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I read this article today, cant share the link cause new to the site, but it's on parentingpod.com and it's talking about all the disney princesses and why they are bad role models!! Anyone see it and can post link?

found it so funny but also a bit worrying! I think about the bad guys, but not usually the good ones!

Do you ever discuss this stuff with your kids before/while they watch? Or do any of you ban it altogether cause of it? :serious:
 

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We pick and choose the Disney we let into our home.

Winners..

Beauty and the Beast Belle loves books, Belle does good
Mulan Mulan is protecting her father
Treasure Planet Jim grows up
Tarzan this Jane is do-able
Robin Hood Likable but with more typical gender roles
Atlantis hero is a skinny scholar, the princess is a rebel
 

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We have avoided almost everything Disney in our house, partly because the helpless-female role model stuff and partly because of the distorted body image stuff, but more than anything because it's such a huge marketing machine for licensed trash and spin-offs. For many kids it's the first major hook into branded content and merchandising. We have simple-living hippie tendencies; we really wanted to avoid exposing our young children to the world of consumerism until they were old enough to have the mature critical thinking skills required to see how marketers try to play their consumer base for profit.

Ironically enough although my kids (youngest now 13, oldest now 22) grew up almost entirely Disney-free and very savvy about the marketing, they have two cousins who are professional Disney princesses. As in, they work on Disney cruise ships as in-character performers. One spent several years as Cinderella and is now Elsa, another plays Belle. And their mom, my sister-in-law, describes her daughters as "living every little girl's dream." I never quite know what to say :mischief so I just smile and say nothing. We live far apart, so we only see them every couple of years. Family ... gotta love 'em.

Miranda
 

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Meh. I would probably let them watch any Disney movie they wanted to. There is something to be said for letting kids have similar cultural experiences as their peers, and not attaching to much importance to something by banning it. I did (and still do on occasion, lol) talk about the inappropriate messages of some of the Disney nonsense, but not during the film. I don't want to ruin it for them, I just used it if I could (subtly) as a teaching moment.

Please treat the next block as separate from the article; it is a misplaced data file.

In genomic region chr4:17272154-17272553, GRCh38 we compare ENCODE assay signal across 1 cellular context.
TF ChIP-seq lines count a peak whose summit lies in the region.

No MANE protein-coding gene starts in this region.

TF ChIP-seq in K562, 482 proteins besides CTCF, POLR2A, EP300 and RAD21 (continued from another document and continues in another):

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Not sure if you assumed I was banning it, but I didn't. My kids weren't exposed by peers, and I didn't make a point of purposely exposing them. Where I live you have more in common with your peers if you snowboard, sing in choir or have helped deliver a lamb than if you've watched Finding Dory.

Miranda
 

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Not sure if you assumed I was banning it, but I didn't. My kids weren't exposed by peers, and I didn't make a point of purposely exposing them. Where I live you have more in common with your peers if you snowboard, sing in choir or have helped deliver a lamb than if you've watched Finding Dory.

Miranda
I wasn't. I posted after you, but I did not quote you. The OP brought up banning, fwiw.

I was making the point that sometimes kids clamour for what they can't have, and that refusing things often makes them more attractive. My eldest wanted to read The Giver at one point (he was about 10 or 11) and I felt it was too old for him. I actually put it away and he searched for it, found it and read it without my knowledge.

I would not deliberately introduce kids to Disney (umm..well I might...we have enjoyed going to the movies as a family) but I would not refuse to let my kids watch it if they requested it. I understand not all kids are exposed to Disney by peers (shrug). I also live in a farm area - I know plenty of kids who have helped deliver animals - but they still have watched Finding Dory. Nonetheless, I believe you if you say it is uncommon for kids to be exposed to Disney early in your area. I also suspect your area is not typical. Disney is ubiquitous in most places.
 

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It's a matter of how you communicate about the situation in the movies with your children. Keeping it from them won't help them.
 

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I read many reviews about it and one study showed that watching Disney characters help one another, inspired children to help their own friends. Another study by Coyne revealed that Disney films are rich in so-called “prosocial” behavior, such as sharing, helping others, or offering compliments or encouragement. My children watch it all the time and they didn't become aggressive or closed in themselves. Moreover, I give them a disney quiz and they like to make it. They are social and they help me around the house ( to clean, to prepare food, and many others).
 

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I agree it's a matter of how you will communicate with them because I noticed that my daughter is learning deep words from the movies but still, it is kid-friendly.
 

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Perhaps I have just not really grown up completely. Even at my age, I still love Disney.

This scene has all the princesses together:

This is my favourite princess:

 
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